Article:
It is still possible that the South Atlantic League would remain as a 12-team league and split into North and South Divisions that rarely play each other. Or the SAL and Mid-Atlantic League could also have some interleague play, fulfilling the same purpose in a slightly different structure.
Of course, before any of this happens, the sides have to strike a deal. Right now, even that is in question. If no agreement is reached by Sept. 30, MLB could simply walk away from an expired agreement and form its own structure for 2021 and beyond, knowing the teams they want to play in their redesigned minors would almost assuredly apply to join the new development system.
That scenario would create total free agency for MiLB teams, meaning the current structures and classifications could be completely revamped and all 30 MLB teams would have to line up their affiliates to fit into a completely new system.
That carries some headaches for MLB teams, which would have to do significant initial work to get their new minor league alignments set up in a system that would start as a blank slate.
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But there are more significant incentives for current Triple-A and Double-A teams to avoid such a possibility. They have every incentive to accept almost any offer presented to them because they face dire risks if the PBA expires without a deal in place.
If the current PBA is allowed to lapse, all current rules and structures cease to exist. There are no guarantees that Triple-A teams would remain in Triple-A in an MLB-designed minor league system, and the same could be true in Double-A.
Many people involved in the minors have long said there is significant tension between owners of teams in the upper minors (who will largely be only modestly affected by a potential deal) and owners of teams in the lower minors (who will be primarily affected if there is a deal that eliminates teams).
Many questions still need to be answered, including what compensation for teams who lose their affiliations will look like. MLB has long viewed compensation as the responsibility of the minor leagues. They have not guaranteed player development contracts beyond 2020, so while they will not stand in the way of compensation for current MiLB owners, they also do not view it as its responsibility.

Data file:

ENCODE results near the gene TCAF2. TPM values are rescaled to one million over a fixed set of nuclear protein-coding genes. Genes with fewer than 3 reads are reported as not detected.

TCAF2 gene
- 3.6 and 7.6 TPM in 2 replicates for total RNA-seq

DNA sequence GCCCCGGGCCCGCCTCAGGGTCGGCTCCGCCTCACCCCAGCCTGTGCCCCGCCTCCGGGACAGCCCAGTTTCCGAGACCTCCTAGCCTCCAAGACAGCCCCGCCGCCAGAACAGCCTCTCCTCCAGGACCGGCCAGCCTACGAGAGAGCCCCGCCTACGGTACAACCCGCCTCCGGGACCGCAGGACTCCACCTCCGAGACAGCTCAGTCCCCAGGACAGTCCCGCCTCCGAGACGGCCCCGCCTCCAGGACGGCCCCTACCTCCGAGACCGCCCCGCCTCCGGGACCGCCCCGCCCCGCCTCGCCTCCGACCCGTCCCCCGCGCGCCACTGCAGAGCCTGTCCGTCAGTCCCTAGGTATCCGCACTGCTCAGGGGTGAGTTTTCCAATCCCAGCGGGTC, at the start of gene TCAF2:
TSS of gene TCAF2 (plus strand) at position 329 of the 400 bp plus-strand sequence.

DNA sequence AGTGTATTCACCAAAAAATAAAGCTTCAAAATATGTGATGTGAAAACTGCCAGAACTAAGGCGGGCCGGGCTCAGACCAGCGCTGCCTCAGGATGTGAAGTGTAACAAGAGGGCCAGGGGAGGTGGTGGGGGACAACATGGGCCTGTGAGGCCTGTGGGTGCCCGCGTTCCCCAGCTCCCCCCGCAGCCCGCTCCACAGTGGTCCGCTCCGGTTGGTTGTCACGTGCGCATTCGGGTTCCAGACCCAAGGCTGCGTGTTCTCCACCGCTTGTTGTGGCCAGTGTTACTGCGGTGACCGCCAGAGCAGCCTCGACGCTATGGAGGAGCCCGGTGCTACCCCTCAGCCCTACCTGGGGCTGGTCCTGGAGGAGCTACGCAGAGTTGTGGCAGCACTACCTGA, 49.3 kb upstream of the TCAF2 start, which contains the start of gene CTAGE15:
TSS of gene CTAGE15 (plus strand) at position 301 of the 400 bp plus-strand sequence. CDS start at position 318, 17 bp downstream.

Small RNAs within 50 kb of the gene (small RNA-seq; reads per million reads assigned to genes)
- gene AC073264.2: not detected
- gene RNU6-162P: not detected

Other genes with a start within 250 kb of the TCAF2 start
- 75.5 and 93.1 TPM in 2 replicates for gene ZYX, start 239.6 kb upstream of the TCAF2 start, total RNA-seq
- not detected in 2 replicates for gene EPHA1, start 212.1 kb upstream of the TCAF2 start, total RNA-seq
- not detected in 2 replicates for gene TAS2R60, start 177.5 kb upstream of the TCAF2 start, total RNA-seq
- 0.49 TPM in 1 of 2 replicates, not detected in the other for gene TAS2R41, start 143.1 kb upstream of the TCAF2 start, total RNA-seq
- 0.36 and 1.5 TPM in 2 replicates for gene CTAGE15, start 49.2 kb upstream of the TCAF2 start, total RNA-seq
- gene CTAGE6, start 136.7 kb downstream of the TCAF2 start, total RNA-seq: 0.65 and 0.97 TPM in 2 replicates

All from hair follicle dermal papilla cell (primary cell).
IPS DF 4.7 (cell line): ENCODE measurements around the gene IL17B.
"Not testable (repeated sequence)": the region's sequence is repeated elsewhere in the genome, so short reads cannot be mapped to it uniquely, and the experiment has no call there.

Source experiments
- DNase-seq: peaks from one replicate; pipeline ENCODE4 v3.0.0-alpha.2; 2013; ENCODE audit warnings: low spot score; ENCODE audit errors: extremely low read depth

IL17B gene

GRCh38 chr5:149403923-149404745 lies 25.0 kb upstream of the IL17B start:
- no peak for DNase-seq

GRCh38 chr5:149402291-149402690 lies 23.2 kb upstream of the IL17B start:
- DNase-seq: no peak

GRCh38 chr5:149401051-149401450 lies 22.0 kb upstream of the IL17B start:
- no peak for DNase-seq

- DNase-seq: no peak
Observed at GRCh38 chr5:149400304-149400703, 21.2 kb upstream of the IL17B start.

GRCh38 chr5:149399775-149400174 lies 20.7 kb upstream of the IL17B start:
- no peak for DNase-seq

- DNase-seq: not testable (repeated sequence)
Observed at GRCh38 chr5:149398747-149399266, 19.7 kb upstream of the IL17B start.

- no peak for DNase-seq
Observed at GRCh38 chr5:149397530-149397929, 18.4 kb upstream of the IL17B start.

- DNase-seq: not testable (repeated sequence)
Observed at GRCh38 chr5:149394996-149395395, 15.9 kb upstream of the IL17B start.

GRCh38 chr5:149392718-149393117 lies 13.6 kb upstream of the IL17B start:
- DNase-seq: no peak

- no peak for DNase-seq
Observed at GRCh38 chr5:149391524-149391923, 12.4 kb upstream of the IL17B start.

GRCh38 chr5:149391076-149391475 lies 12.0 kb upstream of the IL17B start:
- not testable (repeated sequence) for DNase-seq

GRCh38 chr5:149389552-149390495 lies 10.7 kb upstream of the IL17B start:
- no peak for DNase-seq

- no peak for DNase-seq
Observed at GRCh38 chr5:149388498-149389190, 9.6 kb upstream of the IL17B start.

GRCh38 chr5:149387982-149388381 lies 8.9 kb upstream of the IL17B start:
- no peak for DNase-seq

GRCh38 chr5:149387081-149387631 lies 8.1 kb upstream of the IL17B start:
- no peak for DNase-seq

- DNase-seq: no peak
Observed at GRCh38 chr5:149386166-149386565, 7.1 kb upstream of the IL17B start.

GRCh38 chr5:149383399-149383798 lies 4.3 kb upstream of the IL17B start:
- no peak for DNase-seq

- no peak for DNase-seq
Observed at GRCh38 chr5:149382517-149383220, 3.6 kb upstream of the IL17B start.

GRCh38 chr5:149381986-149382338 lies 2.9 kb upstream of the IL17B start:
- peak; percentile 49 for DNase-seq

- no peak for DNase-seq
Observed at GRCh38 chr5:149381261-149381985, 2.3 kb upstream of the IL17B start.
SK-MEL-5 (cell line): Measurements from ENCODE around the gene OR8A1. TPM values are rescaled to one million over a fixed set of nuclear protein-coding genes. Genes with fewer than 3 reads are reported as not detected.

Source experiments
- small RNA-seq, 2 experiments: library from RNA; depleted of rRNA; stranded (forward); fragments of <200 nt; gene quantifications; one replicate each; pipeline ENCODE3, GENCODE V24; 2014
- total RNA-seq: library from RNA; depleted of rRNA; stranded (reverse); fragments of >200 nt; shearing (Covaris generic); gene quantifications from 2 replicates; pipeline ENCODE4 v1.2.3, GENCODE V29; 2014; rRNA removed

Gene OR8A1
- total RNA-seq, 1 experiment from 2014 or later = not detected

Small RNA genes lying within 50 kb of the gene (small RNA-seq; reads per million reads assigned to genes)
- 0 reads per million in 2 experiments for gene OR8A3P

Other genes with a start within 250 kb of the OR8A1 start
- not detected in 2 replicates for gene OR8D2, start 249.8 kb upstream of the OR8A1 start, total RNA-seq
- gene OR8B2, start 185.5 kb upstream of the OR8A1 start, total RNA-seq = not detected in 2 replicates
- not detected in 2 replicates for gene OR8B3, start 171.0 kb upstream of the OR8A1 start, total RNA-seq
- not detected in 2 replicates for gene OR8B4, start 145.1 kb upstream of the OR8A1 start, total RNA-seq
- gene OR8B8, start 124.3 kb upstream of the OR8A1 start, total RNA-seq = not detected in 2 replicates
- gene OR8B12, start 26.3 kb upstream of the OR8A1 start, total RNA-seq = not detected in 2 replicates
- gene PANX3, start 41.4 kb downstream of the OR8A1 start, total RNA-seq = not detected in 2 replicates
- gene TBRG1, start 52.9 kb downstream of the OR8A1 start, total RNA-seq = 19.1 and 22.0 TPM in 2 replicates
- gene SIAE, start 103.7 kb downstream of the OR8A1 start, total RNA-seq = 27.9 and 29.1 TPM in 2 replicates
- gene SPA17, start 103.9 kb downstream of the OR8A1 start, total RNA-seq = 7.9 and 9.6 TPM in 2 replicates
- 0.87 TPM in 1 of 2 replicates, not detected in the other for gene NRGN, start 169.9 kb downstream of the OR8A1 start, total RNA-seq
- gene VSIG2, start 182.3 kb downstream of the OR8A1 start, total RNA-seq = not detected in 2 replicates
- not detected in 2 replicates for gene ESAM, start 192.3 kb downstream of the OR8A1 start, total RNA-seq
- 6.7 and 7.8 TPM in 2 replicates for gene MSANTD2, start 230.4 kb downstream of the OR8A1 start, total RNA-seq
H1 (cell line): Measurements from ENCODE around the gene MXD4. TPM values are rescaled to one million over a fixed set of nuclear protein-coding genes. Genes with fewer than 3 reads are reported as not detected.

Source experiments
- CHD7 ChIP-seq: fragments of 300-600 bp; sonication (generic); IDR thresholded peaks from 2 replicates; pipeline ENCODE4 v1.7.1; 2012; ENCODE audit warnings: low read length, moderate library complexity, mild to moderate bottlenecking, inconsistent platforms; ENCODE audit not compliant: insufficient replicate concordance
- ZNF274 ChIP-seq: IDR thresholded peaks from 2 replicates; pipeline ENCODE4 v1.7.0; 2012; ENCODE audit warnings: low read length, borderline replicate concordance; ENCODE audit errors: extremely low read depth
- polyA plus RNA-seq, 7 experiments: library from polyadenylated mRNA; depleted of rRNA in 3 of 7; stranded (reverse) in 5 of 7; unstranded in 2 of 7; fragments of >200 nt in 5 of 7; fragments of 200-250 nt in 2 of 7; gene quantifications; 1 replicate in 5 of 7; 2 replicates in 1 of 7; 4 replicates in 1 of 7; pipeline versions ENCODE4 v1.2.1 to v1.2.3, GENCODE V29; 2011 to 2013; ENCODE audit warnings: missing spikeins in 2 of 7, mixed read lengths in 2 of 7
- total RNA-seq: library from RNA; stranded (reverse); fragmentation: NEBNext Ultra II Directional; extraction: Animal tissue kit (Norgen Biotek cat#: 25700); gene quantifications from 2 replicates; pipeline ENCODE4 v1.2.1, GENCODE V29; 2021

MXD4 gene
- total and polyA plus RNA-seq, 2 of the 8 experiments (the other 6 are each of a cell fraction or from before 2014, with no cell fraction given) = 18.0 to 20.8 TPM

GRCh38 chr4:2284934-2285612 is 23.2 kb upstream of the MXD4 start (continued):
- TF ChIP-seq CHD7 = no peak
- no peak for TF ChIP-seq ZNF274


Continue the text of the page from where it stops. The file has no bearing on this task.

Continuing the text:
MLB has also been clear that cities whose teams lose their affiliation will not lose baseball entirely. That gap could be filled by summer college leagues, independent teams or other alternatives, but the guarantee only extends to the cities. Team operators and owners have not been offered those same assurances.
Among minor league owners, there is no universal agreement on compensation, either. A variety of funding mechanisms could be used to compensate teams that are left out in reductions in affiliated ball. Most conversations seem to revolve around using the ticket tax and/or expansion fees from future expansion. But with time ticking on a deal and the complicated nature such structures would require, there seems to be more pessimism than before that such a structure could be designed, adopted and approved in time for a new deal.
At this point, few MiLB teams have hopes of playing any games in 2020, although there have continued to be some attempts to stave off a completely canceled season. Triple-A teams have continued to offer plans for how they could play a much-shortened season in August and September alongside the return of MLB, although the announcement of expanded 60-man player pools may render their efforts moot.
The expectation is that the official word on the MiLB season will be announced in the next week to week and a half.